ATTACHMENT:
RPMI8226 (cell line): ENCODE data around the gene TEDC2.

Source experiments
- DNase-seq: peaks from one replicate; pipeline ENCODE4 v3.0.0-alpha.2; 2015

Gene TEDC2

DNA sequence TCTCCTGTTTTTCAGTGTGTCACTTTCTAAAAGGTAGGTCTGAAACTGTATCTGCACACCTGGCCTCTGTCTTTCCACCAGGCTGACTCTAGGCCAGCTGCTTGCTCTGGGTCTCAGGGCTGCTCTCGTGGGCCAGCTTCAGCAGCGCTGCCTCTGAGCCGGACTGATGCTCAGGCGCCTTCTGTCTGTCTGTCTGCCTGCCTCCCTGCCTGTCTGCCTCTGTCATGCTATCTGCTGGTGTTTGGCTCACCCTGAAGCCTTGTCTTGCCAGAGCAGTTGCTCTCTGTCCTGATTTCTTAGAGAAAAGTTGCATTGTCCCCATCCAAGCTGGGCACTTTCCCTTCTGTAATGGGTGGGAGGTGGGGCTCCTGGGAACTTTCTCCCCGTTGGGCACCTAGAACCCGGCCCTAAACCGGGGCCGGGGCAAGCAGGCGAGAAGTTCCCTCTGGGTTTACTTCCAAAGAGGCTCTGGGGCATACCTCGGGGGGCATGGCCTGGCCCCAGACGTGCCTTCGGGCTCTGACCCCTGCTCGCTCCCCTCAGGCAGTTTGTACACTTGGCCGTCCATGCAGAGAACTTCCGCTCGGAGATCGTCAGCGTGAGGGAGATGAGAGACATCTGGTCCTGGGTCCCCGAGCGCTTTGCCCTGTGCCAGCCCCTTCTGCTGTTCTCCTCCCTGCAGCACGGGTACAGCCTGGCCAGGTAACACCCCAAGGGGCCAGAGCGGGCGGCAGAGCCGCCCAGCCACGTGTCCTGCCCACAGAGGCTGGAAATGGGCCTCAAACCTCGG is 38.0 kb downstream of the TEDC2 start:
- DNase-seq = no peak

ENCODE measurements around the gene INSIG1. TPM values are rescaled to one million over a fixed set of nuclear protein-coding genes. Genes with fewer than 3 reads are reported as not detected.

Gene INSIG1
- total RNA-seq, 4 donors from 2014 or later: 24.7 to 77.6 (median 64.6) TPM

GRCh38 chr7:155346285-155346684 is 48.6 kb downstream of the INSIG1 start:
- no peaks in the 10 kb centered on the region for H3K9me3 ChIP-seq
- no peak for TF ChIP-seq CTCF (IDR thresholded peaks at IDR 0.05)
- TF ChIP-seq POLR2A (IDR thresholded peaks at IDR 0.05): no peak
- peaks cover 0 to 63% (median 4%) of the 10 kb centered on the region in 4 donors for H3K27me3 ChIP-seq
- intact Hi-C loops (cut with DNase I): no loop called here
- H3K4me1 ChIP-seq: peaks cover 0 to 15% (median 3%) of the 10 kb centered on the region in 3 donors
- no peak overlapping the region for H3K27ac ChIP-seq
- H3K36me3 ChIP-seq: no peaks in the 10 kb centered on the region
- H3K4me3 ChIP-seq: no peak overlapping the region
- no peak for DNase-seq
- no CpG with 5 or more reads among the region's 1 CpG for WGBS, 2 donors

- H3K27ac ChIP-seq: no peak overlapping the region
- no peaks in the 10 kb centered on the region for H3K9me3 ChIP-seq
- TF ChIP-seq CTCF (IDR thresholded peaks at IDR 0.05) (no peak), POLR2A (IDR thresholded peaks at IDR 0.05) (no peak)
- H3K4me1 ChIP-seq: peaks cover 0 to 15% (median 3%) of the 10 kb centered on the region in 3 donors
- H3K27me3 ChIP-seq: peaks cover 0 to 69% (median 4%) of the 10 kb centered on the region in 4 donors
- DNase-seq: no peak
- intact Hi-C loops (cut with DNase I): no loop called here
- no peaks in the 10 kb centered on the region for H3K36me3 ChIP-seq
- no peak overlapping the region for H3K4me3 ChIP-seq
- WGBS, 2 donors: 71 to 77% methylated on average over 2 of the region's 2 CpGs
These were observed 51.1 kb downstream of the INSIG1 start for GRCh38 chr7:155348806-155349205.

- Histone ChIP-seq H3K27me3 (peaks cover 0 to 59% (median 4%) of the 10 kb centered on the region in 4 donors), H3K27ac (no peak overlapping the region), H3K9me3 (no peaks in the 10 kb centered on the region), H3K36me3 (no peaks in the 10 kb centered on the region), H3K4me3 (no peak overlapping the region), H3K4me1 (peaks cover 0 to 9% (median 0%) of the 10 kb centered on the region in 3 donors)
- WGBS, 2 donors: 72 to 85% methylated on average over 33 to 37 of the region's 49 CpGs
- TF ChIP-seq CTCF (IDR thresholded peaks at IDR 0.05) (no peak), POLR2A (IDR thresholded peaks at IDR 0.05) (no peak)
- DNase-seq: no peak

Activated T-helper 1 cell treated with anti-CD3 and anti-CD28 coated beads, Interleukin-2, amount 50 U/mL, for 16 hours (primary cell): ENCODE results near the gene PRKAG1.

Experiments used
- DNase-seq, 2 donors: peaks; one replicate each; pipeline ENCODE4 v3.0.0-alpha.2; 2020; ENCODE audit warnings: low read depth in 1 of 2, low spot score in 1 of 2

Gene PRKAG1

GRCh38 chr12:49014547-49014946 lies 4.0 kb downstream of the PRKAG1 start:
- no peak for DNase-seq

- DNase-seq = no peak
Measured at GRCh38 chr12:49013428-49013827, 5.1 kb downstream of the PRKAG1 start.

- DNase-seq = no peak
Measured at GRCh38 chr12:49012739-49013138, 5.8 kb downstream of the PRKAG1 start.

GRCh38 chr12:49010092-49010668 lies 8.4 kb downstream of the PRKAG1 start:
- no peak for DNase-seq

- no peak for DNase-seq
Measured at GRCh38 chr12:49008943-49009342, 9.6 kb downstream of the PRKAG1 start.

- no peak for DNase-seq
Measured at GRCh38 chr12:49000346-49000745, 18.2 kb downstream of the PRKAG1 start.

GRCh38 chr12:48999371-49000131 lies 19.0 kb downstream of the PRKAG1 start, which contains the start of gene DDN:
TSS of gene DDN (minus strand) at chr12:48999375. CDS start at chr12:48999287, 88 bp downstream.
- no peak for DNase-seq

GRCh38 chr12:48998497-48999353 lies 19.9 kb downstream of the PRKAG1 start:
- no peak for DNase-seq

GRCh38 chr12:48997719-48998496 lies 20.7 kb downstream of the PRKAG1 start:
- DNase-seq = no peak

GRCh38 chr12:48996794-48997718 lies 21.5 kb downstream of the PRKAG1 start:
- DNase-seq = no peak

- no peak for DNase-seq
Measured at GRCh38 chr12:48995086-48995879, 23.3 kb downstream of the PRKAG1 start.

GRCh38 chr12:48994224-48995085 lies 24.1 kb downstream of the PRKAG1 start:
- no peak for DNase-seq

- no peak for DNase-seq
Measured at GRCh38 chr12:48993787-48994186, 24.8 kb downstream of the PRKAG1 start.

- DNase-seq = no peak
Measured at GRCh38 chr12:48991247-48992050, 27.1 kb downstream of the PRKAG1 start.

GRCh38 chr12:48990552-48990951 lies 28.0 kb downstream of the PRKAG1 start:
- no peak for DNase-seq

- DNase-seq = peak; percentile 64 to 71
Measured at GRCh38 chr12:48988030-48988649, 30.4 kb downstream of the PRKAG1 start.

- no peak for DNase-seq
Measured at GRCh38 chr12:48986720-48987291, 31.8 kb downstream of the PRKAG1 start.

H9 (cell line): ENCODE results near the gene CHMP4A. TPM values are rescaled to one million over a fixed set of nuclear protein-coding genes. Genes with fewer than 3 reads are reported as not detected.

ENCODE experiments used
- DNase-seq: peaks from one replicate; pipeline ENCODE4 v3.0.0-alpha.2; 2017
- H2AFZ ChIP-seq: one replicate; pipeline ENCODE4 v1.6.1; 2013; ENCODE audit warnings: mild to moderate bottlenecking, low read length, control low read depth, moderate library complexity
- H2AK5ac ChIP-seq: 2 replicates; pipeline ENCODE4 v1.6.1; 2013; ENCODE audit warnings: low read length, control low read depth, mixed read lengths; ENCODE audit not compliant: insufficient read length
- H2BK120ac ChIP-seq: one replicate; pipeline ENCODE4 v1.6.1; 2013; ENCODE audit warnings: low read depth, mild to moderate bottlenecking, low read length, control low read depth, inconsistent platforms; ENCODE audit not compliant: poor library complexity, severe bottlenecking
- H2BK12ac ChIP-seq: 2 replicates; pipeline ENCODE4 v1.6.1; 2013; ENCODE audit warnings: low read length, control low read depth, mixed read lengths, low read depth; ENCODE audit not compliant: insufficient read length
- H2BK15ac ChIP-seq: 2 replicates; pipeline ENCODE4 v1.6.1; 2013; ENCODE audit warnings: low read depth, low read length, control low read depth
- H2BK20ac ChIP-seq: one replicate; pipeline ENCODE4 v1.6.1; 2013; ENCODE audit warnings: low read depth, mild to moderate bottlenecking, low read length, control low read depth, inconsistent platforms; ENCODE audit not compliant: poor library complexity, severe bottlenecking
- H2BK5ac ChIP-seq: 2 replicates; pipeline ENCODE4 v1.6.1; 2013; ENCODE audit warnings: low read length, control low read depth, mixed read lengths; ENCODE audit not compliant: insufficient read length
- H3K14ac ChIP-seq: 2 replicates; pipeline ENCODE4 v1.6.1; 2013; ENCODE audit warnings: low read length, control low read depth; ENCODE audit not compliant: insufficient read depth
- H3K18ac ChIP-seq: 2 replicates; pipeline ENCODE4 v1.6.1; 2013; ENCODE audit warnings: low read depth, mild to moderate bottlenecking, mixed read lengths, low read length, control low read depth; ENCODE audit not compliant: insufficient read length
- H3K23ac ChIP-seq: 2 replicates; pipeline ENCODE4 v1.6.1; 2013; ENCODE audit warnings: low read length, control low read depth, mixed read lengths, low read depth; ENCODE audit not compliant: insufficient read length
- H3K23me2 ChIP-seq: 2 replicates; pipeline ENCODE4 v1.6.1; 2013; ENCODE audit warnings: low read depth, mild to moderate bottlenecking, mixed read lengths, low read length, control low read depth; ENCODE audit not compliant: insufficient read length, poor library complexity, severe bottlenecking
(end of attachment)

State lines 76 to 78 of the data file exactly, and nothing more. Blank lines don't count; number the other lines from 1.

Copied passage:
H9 (cell line): ENCODE results near the gene CHMP4A. TPM values are rescaled to one million over a fixed set of nuclear protein-coding genes. Genes with fewer than 3 reads are reported as not detected.

ENCODE experiments used
- DNase-seq: peaks from one replicate; pipeline ENCODE4 v3.0.0-alpha.2; 2017